A Conscious Approach to Ending Procrastination
“Things may come to those that wait, but only the things left by those who hustle” - Abraham Lincoln
You’re a go-getter, and you don’t mind working hard. And despite your incessant scheduling of tasks on your iCal, you still manage to wait to the last minute on important deadlines or fall behind on tasks. Whether you’re the creative type that has trouble with demands to rush your art or the blogger falling behind on writing, learning to end procrastination will help you reach your goals and ultimately your dreams. Also as you develop the habit of overcoming procrastination and completing your goals, you’ll increase feelings of self-worth and self-fulfillment.
If you feel like you’ve tried everything but you still delay important tasks, consider a conscious approach to ending procrastination. Many people address only the behaviors that are associated with procrastination and ignore the underlying causes. That’s like treating each symptom of the virus, without killing the bacteria causing them. Taking a conscious approach to ending procrastination means looking at the unconscious feelings and thoughts that contribute to procrastination and consciously addressing them.
Here are three common feelings that contribute to procrastination and how to address them.
Whenever you think about the hour long presentation you have to give your heart skips a beat and your stomach sinks. Or maybe you experience shortness of breath every time you are reminded of the deadline you set for that book you are writing. Whatever the large project may be, usually the underlying fear of large projects causes procrastination. It’s like being confronted with a dragon the size of the Eiffel tower, and due to feeling completely overwhelmed by the task of slaying this dragon you stand there frozen, paralyzed in fear.
Unless you work to become aware of the fear that may be under the surface of your procrastination, you will never slay that dragon of a project. Use awareness to become conscious of underlying feelings of being overwhelmed, then consciously reframe your perspective. Here’s how:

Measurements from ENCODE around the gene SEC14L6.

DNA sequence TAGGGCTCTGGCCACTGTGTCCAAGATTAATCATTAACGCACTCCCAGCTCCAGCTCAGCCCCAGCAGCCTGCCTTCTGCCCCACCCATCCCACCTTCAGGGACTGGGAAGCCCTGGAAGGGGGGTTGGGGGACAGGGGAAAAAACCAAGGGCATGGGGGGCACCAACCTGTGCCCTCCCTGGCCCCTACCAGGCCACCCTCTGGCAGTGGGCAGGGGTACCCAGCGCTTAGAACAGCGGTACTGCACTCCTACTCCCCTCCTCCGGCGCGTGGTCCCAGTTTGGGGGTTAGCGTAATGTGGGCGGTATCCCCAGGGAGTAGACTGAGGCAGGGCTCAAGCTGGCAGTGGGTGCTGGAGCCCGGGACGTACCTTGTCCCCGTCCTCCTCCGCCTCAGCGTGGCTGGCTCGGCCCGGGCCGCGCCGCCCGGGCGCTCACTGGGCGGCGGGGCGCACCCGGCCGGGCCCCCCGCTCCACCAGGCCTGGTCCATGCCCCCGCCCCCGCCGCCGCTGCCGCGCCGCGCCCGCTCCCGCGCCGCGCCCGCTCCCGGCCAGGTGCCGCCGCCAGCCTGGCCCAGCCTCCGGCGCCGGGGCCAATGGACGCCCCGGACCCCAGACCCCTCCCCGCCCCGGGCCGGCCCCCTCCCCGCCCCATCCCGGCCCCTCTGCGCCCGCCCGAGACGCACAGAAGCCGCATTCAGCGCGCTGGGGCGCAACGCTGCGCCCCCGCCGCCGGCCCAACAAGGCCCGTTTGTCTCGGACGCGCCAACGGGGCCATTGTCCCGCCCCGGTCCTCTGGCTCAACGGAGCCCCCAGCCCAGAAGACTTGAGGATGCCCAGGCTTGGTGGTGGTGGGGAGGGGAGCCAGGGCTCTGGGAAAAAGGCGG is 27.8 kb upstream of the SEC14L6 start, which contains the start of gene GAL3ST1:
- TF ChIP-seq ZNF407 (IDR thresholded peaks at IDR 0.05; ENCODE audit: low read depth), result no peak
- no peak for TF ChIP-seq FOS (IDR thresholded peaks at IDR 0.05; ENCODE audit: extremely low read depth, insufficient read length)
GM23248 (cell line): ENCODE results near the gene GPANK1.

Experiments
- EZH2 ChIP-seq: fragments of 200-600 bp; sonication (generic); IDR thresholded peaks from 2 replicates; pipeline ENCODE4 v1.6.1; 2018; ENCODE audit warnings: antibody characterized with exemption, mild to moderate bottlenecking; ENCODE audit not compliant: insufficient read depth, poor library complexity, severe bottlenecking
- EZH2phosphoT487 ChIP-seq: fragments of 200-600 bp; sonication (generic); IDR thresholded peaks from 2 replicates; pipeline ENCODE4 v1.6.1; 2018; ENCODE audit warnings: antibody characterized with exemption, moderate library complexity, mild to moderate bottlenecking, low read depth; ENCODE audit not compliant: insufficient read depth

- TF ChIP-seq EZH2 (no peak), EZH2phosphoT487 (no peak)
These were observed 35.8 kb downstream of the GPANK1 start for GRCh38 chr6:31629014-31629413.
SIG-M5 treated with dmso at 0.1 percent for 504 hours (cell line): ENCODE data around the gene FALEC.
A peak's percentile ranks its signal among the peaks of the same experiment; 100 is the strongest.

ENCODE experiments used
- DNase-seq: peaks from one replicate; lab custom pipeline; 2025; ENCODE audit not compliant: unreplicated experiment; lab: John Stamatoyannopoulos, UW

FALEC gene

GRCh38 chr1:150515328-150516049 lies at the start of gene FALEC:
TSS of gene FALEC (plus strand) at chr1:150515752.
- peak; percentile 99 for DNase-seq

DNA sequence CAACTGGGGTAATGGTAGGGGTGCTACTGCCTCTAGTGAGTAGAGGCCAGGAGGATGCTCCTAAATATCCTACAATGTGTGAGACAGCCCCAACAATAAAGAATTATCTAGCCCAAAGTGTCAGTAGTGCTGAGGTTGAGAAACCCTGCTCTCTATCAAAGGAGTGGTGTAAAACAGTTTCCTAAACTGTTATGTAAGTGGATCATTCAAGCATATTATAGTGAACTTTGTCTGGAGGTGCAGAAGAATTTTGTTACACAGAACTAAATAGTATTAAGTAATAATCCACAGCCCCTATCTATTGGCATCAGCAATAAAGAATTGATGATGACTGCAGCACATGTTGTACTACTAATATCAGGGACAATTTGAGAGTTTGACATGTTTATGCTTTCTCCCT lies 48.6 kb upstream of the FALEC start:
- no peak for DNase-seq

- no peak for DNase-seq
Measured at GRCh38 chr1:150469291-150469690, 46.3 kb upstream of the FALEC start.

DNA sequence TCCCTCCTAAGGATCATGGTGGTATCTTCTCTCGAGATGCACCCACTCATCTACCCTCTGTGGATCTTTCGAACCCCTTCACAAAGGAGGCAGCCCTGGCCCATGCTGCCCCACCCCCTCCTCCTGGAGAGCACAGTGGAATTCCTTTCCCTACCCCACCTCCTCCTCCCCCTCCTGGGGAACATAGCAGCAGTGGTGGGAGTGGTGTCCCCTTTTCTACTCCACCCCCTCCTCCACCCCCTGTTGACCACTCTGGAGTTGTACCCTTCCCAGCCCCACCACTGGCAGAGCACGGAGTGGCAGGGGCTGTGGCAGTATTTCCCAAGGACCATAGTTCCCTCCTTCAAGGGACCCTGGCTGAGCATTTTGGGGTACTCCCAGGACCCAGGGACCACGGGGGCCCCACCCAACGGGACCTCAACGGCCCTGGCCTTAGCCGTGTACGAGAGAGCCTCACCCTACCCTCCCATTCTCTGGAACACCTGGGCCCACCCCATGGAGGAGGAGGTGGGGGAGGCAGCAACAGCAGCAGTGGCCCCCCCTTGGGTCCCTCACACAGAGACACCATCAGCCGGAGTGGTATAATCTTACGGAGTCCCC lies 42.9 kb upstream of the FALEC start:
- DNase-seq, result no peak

- Whenever you notice yourself procrastinating on large projects, find time to take what is known as a three minute breathing space. While engaging in deep breathing, take three minutes to close your eyes and notice your thoughts, feelings, and sensations. If you notice worrying thoughts, anxious feelings, or arousing sensations, take a moment to acknowledge them without judging yourself for having them.
- Once you become aware that you may feel overwhelmed by your project, take steps to reframe your perspective of that project. Essentially slay your dragon, once swing at a time. Find ways to break your larger goal into smaller less daunting goals, and celebrate each achievement along the way.
Besides feeling overwhelmed other fears you should watch out for include fear of failure, fear of succeeding, and fears of letting yourself down. Confronting your fear, and reframing your perspective is a conscious and sustainable way to end procrastination.
Solution: Fill Yourself Up
Let’s face it, sometimes you’d much rather work on curating your company’s Instagram page than reviewing your website's analytics. When you feel deprived of fun, those easy, fun, and glamorous tasks move up the to-do lists, and take time away from important, although boring, other tasks. You aren’t helping yourself reach your ultimate goals and sometimes your hours spent on what is essentially busy work is in vain.